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No matter what happens, though, we need to be able to implement social limitations to technology. Our tools are already too powerful for them to be governed the way we governed an axe and a hand-saw, and for the foreseeable future, it seems that our tools are becoming even more powerful. Tools themselves cannot say when they are misused, and it is up to us humans to say “enough!” when those overenthusiastic about novelty want to introduce yet another technology whose consequences are understood poorly, if at all. Technological innovation does not have to and will not cease: but directing it towards more humane ends and perhaps slowing the pace of change somewhat would very probably be a good idea.

All this is not because technology is inherently bad. As famous historian of technology noted a long time ago, technologies are neither good or bad (Kranzberg, 1986). Technology is the ensemble of tools and machines we use to pursue our ends, and we can choose the ends. Technological determinism is thus flawed: it is just as silly to claim that technology is inherently bad as to believe that technological progress is inherently good. To a very large extent, technologies are what we make them to be. However, technologies are also not neutral, and some technologies are probably easier to shape into “technologies with a human face” the 1970s pioneers wanted to gift to us, their children. It is now our task to pick up from where they left, and make a better future – a human-sized future – a reality.

REFERENCES

Coomaraswamy, A. K. (1946). Art and Swadeshi. Madras: Ganesh & Co.

Doctorow, C. (2017). Walkaway. New York: Tor Books.

Greer, J. M. (2013). Green Wizardry: Conservation, Solar Power, Organic Gardening, and other Hands-On Skills from Appropriate Tech Toolkit. Gabriola Island: New Society Publishers.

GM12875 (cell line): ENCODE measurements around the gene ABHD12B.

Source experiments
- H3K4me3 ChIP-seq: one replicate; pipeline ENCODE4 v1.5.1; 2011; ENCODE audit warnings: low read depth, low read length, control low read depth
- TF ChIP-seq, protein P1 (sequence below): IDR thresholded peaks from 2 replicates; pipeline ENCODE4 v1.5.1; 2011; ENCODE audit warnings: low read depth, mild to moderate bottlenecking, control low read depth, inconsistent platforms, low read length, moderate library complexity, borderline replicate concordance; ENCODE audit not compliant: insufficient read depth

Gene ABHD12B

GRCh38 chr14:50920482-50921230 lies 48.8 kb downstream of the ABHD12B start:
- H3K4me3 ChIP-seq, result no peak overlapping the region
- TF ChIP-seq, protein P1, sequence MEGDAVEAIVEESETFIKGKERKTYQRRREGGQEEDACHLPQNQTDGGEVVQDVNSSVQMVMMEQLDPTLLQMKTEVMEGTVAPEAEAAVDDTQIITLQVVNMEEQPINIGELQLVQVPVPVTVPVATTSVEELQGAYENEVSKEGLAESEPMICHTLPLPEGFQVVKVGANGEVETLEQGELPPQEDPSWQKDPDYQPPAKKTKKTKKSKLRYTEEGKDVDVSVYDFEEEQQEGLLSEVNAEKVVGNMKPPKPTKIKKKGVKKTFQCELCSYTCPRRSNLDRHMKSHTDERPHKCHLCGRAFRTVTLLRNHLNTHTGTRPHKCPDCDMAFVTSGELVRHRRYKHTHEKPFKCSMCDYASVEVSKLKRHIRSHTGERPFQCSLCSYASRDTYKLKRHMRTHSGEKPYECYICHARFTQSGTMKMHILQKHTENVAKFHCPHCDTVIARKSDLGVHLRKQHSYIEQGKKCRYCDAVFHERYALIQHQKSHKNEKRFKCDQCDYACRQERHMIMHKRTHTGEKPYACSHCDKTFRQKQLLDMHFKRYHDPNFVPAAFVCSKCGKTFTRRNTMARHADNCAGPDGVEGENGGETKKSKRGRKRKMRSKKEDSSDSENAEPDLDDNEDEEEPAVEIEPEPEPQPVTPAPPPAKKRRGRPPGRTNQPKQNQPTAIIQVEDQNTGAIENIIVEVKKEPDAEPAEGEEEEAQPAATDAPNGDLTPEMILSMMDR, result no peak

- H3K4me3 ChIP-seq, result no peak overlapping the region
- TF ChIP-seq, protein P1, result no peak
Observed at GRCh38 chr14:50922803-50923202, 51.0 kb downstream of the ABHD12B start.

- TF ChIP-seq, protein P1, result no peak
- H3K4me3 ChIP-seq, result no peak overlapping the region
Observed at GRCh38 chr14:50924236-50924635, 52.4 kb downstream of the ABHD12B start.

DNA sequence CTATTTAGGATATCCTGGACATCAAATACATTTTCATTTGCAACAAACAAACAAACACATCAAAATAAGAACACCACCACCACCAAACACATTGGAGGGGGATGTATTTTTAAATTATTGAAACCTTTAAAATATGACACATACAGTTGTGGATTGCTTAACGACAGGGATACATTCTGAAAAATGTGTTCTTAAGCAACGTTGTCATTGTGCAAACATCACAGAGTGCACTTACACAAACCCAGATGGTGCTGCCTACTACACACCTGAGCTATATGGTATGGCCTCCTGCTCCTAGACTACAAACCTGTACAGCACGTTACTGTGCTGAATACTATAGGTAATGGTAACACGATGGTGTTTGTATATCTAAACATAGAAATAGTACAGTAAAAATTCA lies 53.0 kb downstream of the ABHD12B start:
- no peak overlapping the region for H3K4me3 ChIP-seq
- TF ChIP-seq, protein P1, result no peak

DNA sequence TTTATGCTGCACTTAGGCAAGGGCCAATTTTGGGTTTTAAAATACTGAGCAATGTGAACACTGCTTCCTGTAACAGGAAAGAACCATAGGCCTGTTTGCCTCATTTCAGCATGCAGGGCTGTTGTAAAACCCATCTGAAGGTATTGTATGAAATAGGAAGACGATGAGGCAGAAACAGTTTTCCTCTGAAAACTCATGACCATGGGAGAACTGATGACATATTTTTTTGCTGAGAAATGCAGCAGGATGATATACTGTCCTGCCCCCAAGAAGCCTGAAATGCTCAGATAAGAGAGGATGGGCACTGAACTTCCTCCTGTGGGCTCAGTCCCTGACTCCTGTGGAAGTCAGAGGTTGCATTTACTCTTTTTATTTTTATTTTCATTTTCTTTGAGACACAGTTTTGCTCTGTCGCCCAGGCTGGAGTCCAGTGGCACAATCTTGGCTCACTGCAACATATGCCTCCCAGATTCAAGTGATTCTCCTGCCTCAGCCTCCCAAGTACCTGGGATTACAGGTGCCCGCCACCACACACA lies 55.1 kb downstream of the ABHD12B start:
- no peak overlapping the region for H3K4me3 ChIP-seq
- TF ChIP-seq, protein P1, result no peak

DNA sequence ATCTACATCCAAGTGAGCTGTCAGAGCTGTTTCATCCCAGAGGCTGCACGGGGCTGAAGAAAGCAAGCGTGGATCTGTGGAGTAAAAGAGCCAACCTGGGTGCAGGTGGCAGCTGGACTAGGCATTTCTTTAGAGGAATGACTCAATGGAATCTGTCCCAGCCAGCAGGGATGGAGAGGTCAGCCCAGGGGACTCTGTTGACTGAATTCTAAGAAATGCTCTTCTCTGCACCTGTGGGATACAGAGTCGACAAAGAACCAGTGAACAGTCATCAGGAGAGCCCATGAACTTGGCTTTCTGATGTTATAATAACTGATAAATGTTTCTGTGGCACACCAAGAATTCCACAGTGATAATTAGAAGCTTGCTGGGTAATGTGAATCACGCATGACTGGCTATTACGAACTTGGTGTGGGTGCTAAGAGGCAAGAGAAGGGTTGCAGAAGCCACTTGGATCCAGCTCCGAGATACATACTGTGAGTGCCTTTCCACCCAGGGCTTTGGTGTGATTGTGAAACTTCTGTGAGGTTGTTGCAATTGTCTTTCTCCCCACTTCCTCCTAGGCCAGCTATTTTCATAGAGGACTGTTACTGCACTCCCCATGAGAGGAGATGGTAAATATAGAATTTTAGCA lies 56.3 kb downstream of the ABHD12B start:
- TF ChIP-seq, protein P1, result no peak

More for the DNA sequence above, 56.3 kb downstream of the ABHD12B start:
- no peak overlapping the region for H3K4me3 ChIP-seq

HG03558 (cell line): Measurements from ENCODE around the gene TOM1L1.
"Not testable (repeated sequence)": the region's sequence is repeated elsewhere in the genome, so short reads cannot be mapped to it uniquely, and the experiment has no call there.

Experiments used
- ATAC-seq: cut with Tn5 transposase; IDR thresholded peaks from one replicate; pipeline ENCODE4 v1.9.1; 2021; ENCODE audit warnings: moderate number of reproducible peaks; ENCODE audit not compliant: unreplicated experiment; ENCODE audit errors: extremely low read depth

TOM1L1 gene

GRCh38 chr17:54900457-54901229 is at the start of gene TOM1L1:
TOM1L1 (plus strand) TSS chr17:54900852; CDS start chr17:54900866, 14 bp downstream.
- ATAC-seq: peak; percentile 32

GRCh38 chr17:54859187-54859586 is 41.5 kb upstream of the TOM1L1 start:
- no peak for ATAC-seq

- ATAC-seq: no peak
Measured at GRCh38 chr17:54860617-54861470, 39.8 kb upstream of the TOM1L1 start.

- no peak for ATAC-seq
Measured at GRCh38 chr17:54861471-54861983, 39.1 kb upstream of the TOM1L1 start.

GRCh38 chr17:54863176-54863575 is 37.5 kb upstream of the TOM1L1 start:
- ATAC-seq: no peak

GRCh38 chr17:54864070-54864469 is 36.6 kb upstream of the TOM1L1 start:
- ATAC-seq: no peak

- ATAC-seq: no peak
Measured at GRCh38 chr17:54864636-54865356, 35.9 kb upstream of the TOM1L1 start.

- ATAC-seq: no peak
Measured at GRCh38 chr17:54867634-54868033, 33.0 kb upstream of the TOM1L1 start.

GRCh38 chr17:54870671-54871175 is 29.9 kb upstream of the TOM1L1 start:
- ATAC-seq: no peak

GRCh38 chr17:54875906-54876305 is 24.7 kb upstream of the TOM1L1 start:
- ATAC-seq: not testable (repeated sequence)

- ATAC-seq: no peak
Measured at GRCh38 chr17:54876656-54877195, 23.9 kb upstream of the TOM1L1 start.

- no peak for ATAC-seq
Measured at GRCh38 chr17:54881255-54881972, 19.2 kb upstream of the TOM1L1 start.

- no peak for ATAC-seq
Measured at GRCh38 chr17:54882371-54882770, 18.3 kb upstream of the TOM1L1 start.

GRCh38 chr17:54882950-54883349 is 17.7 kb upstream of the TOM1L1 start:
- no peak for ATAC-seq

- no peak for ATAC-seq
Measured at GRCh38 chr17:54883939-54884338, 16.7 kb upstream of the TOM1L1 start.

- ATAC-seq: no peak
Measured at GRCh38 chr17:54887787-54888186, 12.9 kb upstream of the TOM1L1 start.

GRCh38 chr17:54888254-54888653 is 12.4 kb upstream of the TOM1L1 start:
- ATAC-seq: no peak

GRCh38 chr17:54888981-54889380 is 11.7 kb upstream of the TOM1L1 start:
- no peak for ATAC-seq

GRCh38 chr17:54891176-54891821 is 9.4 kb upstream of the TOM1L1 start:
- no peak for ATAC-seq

Harper, P., & Boyle, G. (Eds.). (1977). Radical Technology. London: Wildwood House.

Kranzberg, M. (1986). Technology and History: “Kranzberg’s Laws.” Technology and Culture, 27(3), 544.

Markoff, J. (2005). What the Dormouse Said: How the Sixties Counterculture Shaped the Personal Computer Industry. New York: Penguin.

Morozov, E. (2013). To Save Everything, Click Here: the Folly of Technological Solutionism. New York: PublicAffairs.

Rybczynski, W. (1980). Paper Heroes: A Review of Appropriate Technology. Garden City: Anchor Books.

Schumacher, E. F. (1973). Small is Beautiful. A Study of Economics As If People Mattered. London: Blond and Briggs.

Toyama, K. (2015). Geek Heresy: Rescuing Social Change from the Cult of Technology (Kindle ed.). Philadelphia: Perseus Books.

Turner, F. (2006). From Counterculture to Cyberculture: Stewart Brand, the Whole Earth network, and the rise of digital utopianism. Chicago: University of Chicago Press.

Arendt, H. (1972). On Violence. In Crises of the Republic. New York: Harcourt Brace Jovanovich.

Willoughby, K. W. (1990). Technology Choice: A Critique of the Appropriate Technology Movement. Boulder and London: Westview Press.

Willoughby, K. W. (2005). Technological semantics and technological practice: Lessons from an enigmatic episode in twentieth-century technology studies. Knowledge, Technology & Policy, 17(3-4), 11-43.

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About J. M. Korhonen

as himself
This entry was posted in Economy and the Environment, History of technology, My publications, Notes in process, Politics, post-scarcity and tagged , , , , , . Bookmark the permalink.

1 Response to Technology in a Post-Growth World: Lessons from the 1970s AT Movement

  1. This reminds me somewhat of an approach the Ahmish take, they are not opposed to technology per se (as they do use a form of power tools, have a community phone, etc), but they wait and see the effects of it on the larger society then decide as a community what they want and do not want to incorporate into their lives.

    This was a good read thank you, I’ll have to spend months picking through the sources later.